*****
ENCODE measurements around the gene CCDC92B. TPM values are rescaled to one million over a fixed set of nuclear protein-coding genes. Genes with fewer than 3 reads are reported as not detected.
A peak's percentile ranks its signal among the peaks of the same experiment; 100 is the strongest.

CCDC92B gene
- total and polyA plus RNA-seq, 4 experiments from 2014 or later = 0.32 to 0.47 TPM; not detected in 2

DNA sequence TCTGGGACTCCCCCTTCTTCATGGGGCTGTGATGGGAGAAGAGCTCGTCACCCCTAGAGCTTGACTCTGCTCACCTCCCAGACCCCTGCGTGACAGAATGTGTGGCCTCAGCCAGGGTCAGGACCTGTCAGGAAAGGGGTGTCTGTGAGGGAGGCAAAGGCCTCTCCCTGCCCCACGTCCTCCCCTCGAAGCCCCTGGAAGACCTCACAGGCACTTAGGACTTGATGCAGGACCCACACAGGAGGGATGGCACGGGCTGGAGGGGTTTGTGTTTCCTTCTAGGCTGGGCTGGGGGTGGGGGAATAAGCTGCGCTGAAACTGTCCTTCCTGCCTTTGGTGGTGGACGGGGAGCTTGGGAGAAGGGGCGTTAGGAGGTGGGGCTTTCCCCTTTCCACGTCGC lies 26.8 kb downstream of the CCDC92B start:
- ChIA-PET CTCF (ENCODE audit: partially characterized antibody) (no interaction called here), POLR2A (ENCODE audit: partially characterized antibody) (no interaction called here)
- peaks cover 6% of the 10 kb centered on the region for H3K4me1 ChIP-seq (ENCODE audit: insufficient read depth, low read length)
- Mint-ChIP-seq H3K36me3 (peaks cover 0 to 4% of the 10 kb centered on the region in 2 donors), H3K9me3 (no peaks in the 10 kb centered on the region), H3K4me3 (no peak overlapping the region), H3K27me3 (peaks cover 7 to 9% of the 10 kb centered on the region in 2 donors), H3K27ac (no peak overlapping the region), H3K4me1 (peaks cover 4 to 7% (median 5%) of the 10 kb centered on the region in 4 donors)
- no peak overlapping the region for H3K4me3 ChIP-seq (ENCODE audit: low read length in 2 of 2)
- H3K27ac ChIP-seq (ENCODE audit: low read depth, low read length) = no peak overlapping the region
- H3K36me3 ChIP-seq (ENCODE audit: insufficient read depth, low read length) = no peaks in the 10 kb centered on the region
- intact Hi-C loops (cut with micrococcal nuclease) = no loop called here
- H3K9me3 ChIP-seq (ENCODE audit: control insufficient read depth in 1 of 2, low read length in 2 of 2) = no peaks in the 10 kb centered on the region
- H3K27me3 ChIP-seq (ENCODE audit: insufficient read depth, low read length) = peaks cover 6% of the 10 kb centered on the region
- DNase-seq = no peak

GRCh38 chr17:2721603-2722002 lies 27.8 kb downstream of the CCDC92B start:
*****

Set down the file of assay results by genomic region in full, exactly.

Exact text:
ENCODE measurements around the gene CCDC92B. TPM values are rescaled to one million over a fixed set of nuclear protein-coding genes. Genes with fewer than 3 reads are reported as not detected.
A peak's percentile ranks its signal among the peaks of the same experiment; 100 is the strongest.

CCDC92B gene
- total and polyA plus RNA-seq, 4 experiments from 2014 or later = 0.32 to 0.47 TPM; not detected in 2

DNA sequence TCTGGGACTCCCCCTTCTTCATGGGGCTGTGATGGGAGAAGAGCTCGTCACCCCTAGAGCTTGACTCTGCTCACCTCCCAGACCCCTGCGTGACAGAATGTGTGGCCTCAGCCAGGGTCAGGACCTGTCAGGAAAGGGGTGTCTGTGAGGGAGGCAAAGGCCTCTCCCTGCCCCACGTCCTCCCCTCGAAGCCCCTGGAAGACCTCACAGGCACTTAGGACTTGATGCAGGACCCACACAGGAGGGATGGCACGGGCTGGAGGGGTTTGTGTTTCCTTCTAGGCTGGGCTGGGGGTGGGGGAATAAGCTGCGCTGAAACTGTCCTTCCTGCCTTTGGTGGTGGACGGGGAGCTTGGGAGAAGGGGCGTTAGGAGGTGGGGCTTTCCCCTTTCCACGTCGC lies 26.8 kb downstream of the CCDC92B start:
- ChIA-PET CTCF (ENCODE audit: partially characterized antibody) (no interaction called here), POLR2A (ENCODE audit: partially characterized antibody) (no interaction called here)
- peaks cover 6% of the 10 kb centered on the region for H3K4me1 ChIP-seq (ENCODE audit: insufficient read depth, low read length)
- Mint-ChIP-seq H3K36me3 (peaks cover 0 to 4% of the 10 kb centered on the region in 2 donors), H3K9me3 (no peaks in the 10 kb centered on the region), H3K4me3 (no peak overlapping the region), H3K27me3 (peaks cover 7 to 9% of the 10 kb centered on the region in 2 donors), H3K27ac (no peak overlapping the region), H3K4me1 (peaks cover 4 to 7% (median 5%) of the 10 kb centered on the region in 4 donors)
- no peak overlapping the region for H3K4me3 ChIP-seq (ENCODE audit: low read length in 2 of 2)
- H3K27ac ChIP-seq (ENCODE audit: low read depth, low read length) = no peak overlapping the region
- H3K36me3 ChIP-seq (ENCODE audit: insufficient read depth, low read length) = no peaks in the 10 kb centered on the region
- intact Hi-C loops (cut with micrococcal nuclease) = no loop called here
- H3K9me3 ChIP-seq (ENCODE audit: control insufficient read depth in 1 of 2, low read length in 2 of 2) = no peaks in the 10 kb centered on the region
- H3K27me3 ChIP-seq (ENCODE audit: insufficient read depth, low read length) = peaks cover 6% of the 10 kb centered on the region
- DNase-seq = no peak

GRCh38 chr17:2721603-2722002 lies 27.8 kb downstream of the CCDC92B start: